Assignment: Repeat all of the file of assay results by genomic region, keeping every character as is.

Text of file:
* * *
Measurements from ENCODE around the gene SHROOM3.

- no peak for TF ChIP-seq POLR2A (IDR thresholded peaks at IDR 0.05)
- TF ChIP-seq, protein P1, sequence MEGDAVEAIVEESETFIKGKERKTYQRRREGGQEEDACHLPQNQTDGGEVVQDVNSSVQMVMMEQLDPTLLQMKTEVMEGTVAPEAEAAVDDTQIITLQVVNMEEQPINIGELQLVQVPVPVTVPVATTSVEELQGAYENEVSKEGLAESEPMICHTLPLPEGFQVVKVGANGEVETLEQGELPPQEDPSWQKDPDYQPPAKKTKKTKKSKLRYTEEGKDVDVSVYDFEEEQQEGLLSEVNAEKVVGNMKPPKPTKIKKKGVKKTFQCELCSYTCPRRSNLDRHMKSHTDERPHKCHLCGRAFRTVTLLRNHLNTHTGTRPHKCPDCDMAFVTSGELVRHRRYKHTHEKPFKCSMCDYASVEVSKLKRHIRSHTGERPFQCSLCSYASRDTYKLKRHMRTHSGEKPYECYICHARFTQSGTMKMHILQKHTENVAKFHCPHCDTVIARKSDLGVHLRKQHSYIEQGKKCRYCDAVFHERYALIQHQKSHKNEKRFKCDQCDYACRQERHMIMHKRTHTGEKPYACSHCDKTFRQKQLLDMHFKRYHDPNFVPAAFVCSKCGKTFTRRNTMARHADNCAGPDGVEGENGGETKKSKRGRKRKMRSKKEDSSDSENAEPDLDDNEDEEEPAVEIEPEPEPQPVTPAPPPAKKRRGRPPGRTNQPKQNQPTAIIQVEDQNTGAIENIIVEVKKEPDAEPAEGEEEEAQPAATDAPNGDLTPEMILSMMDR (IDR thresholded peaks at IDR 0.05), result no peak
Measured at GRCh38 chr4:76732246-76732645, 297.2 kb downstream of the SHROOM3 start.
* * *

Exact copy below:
Measurements from ENCODE around the gene SHROOM3.

- no peak for TF ChIP-seq POLR2A (IDR thresholded peaks at IDR 0.05)
- TF ChIP-seq, protein P1, sequence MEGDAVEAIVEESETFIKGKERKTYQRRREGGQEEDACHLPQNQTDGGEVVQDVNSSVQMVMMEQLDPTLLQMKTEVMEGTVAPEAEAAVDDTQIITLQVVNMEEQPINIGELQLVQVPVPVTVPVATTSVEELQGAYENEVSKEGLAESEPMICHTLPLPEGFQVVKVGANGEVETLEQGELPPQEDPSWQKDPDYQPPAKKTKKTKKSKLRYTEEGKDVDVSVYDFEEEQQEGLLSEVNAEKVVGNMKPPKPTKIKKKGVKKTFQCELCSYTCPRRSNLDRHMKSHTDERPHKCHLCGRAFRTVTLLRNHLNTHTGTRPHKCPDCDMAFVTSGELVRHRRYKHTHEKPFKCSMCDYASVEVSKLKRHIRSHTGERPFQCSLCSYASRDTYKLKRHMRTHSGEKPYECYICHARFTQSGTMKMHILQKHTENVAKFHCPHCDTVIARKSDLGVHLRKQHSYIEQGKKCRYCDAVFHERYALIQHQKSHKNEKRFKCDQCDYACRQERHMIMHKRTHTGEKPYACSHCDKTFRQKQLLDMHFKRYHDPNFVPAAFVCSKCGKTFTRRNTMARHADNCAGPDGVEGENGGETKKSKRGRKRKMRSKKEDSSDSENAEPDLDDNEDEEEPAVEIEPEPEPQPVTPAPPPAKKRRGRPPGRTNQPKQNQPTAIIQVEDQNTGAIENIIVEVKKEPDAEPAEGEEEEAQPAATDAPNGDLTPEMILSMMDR (IDR thresholded peaks at IDR 0.05), result no peak
Measured at GRCh38 chr4:76732246-76732645, 297.2 kb downstream of the SHROOM3 start.